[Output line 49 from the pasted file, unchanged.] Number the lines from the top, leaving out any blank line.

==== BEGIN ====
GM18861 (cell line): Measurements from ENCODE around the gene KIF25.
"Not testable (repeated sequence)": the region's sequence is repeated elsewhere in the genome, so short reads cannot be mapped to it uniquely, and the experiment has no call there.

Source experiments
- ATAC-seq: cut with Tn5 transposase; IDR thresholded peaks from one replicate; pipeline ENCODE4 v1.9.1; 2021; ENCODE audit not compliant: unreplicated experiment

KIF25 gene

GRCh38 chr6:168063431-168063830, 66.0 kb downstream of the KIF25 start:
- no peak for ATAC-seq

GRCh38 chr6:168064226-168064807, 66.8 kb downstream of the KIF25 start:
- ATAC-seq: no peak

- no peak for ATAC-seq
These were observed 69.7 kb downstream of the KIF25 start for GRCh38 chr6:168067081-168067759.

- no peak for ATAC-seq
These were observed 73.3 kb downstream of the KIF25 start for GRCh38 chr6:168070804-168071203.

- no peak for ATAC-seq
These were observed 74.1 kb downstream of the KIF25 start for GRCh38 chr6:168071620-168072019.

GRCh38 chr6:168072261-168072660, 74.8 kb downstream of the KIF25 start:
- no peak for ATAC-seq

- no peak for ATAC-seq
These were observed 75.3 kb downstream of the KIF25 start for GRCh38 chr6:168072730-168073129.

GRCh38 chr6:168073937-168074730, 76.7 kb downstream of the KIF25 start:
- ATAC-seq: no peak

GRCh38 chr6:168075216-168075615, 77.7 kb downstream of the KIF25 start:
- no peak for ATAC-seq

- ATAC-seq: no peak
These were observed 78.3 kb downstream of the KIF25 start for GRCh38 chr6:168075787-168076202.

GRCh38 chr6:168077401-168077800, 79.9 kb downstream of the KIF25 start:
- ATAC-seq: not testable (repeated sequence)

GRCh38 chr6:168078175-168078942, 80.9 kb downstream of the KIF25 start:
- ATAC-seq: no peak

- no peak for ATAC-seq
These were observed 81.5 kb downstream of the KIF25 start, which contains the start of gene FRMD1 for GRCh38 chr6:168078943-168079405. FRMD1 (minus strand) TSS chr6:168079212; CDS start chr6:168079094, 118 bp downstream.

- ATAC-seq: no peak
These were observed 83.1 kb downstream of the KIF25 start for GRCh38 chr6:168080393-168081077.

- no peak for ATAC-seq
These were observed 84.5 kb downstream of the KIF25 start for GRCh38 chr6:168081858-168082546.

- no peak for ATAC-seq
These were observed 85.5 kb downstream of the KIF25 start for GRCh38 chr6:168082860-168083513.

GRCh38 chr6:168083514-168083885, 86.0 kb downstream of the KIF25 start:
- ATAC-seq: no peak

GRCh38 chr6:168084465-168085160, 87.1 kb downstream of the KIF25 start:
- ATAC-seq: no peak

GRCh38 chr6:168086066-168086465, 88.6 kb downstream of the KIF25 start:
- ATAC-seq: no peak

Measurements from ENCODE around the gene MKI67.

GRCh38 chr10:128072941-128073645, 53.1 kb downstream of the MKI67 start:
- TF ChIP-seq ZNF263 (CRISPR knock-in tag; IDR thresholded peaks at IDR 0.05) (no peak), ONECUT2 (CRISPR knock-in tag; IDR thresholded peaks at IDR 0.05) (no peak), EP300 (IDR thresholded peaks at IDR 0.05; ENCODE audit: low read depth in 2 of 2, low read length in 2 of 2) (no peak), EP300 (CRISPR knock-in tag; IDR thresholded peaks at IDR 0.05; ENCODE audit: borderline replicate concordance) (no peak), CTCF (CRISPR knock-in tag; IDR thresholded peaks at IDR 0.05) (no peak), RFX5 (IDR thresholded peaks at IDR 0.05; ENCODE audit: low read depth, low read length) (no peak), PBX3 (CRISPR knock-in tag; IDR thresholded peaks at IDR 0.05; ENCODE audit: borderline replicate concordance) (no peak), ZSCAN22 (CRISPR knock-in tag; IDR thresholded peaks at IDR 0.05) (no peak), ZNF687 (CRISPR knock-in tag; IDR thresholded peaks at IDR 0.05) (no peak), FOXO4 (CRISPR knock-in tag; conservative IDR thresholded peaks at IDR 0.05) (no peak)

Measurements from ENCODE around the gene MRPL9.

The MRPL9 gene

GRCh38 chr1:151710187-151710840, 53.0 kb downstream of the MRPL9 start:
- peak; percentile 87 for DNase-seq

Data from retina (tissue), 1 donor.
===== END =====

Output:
GRCh38 chr1:151710187-151710840, 53.0 kb downstream of the MRPL9 start: